The History of Hawai‘i From Our Files: Big Island Wrestles with Luxury Development for 20-Plus Years
HONOLULU Magazine emerged from predecessor Paradise of the Pacific, which began in 1888, fulfilling a commission by King Kalākaua. That makes this the oldest continuously published magazine west of the Mississippi with an enviable archive worth diving into each month. Here’s a look back at August 2001.
As the high-end luxury development of Hawai‘i Island rankles and worries some residents, HONOLULU’s Scott Whitney takes a closer look at what the changes might mean.
In “The Billionaire’s Big Island,” the piece opens with a quote from poet Pablo Neruda, asking if there’s nothing quite as “harsh as a rich man’s fence.” The island was reeling from a sharp turn away from agriculture after sugar plantations closed. Ranching was dwindling in scale and scope, and tourism was the main game in town. Whitney talked to people about how global-economy billionaires were buying into former ranch land as golfers replaced cattle and cactus. Even the name of the Hōkūli‘a development prompted criticism for not being a real Hawaiian word but one invented to mean “star of gladness.” It seems, “’Hōkūli‘a,’ invented or not, has become a one-word fuse that can set off gnarly arguments anywhere on the Big Island. Residents along the Kona coast, from Nāpō‘opo‘o in the south to Kalaoa, north of the Keāhole International Airport, visibly tense when asked about the Hōkūli‘a development.”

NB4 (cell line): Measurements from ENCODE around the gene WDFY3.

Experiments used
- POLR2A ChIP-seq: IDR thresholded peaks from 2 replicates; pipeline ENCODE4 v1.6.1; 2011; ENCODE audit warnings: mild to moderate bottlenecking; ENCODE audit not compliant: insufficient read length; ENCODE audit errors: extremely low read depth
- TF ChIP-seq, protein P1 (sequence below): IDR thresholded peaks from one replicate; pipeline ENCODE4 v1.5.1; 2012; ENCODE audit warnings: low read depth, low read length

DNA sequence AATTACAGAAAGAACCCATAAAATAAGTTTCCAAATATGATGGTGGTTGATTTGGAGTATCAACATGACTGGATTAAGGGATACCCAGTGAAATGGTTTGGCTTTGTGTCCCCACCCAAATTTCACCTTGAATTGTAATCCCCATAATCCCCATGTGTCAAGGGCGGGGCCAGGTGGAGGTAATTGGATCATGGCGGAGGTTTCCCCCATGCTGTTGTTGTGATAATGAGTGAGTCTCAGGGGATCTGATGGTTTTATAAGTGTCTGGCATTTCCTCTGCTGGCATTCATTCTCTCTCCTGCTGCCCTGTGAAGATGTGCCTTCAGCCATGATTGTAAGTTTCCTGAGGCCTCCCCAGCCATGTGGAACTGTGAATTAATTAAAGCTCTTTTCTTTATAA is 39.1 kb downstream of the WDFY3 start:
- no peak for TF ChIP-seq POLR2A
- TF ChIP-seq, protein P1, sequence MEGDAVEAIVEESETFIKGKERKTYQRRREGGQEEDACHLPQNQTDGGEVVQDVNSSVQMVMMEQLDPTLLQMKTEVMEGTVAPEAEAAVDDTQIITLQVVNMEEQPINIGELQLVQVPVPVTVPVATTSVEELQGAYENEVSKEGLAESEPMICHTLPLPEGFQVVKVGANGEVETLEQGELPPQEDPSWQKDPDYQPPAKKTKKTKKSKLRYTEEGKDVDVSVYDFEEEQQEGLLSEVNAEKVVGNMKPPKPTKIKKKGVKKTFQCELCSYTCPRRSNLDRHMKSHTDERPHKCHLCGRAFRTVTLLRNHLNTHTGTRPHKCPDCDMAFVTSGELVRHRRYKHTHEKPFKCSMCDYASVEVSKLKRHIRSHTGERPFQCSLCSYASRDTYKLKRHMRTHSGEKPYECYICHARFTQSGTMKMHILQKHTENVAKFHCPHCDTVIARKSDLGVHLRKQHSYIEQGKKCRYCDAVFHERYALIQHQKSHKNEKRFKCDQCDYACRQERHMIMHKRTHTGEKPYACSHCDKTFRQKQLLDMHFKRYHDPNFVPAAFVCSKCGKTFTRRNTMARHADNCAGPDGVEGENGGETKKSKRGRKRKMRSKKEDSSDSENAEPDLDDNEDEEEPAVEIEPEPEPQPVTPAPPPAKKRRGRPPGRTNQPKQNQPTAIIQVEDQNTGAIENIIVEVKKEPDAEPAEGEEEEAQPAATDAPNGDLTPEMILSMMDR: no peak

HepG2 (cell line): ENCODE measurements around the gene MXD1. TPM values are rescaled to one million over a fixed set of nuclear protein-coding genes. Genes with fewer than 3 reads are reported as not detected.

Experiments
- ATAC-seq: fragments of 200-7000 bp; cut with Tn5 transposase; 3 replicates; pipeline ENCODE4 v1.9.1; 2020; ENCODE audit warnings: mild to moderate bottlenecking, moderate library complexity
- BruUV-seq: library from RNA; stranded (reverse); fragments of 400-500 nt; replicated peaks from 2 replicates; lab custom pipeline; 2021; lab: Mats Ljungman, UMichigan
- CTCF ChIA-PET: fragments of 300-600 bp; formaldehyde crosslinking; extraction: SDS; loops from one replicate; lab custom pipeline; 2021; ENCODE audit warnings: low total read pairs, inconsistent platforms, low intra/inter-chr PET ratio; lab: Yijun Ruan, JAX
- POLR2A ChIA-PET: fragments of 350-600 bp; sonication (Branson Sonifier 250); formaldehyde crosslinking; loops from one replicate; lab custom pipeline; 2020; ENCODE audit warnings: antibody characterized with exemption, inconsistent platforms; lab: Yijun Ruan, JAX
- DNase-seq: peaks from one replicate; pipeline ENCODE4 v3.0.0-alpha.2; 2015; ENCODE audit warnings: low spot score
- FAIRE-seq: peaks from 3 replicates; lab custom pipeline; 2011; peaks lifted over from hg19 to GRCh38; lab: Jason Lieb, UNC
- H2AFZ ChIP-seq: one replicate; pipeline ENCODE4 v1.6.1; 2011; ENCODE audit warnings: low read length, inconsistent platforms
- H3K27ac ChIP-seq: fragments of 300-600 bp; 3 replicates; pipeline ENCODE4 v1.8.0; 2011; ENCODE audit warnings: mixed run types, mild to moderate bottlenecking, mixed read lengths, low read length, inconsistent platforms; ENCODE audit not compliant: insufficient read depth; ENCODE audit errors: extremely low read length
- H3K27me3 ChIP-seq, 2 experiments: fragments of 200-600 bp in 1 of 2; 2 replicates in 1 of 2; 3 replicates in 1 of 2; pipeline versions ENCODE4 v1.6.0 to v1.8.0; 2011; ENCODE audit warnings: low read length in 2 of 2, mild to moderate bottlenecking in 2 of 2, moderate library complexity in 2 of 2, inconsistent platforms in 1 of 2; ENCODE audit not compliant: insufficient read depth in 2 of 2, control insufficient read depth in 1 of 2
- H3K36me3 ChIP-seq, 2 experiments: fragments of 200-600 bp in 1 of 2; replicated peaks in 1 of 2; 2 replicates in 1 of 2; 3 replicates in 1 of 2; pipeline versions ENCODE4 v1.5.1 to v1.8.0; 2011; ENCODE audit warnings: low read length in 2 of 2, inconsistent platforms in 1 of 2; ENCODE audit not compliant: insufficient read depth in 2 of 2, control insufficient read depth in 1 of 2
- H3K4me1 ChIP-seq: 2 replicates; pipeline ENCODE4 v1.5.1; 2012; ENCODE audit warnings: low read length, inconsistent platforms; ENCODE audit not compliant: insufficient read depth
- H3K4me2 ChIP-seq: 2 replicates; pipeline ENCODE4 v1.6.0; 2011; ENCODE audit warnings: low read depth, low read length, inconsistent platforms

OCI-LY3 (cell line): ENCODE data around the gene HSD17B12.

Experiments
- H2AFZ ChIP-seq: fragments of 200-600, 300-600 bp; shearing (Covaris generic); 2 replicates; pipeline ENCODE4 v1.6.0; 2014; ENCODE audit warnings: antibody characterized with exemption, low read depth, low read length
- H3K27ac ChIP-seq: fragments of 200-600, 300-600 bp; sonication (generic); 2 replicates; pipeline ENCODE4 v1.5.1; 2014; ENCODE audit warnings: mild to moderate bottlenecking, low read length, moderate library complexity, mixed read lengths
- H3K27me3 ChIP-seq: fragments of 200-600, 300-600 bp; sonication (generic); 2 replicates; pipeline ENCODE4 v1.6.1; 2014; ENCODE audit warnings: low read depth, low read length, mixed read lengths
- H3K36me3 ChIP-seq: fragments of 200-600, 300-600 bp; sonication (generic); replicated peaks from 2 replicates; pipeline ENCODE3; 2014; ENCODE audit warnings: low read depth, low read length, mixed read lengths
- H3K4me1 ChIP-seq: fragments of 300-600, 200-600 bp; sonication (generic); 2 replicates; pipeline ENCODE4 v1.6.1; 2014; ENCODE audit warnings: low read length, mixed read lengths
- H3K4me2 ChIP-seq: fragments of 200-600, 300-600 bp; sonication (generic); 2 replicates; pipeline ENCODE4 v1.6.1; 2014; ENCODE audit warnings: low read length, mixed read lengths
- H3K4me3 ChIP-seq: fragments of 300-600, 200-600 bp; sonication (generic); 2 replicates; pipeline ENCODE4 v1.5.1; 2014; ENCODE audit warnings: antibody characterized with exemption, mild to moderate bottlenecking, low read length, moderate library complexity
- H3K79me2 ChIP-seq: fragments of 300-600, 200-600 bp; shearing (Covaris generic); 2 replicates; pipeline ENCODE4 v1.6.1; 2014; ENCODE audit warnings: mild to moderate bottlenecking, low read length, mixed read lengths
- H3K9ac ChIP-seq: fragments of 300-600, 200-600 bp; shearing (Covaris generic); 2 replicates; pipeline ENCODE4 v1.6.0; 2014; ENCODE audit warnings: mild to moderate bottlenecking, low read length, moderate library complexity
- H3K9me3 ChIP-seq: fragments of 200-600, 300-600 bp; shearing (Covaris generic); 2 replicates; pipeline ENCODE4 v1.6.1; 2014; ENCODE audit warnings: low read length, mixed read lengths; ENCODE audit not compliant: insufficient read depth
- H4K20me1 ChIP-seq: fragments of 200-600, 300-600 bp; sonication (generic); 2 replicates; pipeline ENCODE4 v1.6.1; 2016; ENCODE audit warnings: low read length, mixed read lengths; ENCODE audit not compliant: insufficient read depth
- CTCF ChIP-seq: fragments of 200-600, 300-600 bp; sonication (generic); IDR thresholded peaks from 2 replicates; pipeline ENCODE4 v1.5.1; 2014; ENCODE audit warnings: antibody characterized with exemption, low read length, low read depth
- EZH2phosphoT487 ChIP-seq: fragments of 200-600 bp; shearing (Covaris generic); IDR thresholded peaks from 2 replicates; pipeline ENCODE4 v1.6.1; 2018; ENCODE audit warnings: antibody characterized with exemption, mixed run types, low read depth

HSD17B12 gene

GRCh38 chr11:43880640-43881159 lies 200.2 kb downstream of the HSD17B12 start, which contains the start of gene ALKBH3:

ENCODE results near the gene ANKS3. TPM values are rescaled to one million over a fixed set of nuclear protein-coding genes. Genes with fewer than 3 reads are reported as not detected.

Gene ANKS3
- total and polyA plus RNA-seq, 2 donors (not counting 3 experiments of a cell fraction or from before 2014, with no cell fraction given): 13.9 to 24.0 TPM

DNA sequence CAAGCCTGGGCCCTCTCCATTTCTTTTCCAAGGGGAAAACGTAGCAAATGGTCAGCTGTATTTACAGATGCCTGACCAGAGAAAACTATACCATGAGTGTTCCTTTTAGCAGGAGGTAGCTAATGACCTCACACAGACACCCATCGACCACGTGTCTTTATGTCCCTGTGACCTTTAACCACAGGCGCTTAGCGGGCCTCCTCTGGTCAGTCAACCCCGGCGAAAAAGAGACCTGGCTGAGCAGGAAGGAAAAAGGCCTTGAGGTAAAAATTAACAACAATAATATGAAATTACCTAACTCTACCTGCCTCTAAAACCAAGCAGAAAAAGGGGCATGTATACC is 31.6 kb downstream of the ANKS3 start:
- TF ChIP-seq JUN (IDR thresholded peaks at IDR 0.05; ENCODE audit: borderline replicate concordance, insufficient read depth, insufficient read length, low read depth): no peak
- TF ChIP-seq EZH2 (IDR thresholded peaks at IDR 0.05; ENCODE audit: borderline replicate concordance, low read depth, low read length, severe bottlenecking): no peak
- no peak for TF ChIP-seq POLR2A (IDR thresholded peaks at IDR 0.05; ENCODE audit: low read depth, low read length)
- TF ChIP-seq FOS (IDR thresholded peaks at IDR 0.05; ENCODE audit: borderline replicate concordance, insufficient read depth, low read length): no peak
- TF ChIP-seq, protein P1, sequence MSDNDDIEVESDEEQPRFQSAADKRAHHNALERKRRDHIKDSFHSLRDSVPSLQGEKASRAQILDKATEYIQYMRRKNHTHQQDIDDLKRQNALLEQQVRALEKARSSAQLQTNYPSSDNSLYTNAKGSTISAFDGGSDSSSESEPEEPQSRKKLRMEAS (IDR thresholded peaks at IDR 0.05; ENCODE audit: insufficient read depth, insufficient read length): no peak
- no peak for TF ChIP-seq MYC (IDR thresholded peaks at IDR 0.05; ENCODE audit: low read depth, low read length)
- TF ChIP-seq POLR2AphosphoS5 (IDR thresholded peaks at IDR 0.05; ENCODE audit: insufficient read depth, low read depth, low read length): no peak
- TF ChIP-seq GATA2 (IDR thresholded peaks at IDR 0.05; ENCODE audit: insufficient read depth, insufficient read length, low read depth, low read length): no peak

The debate continues 20 years later. The Big Island still hosts billionaires, amid controversies over about tourism and opposition to the building of the Thirty Meter Telescope on Mauna Kea.
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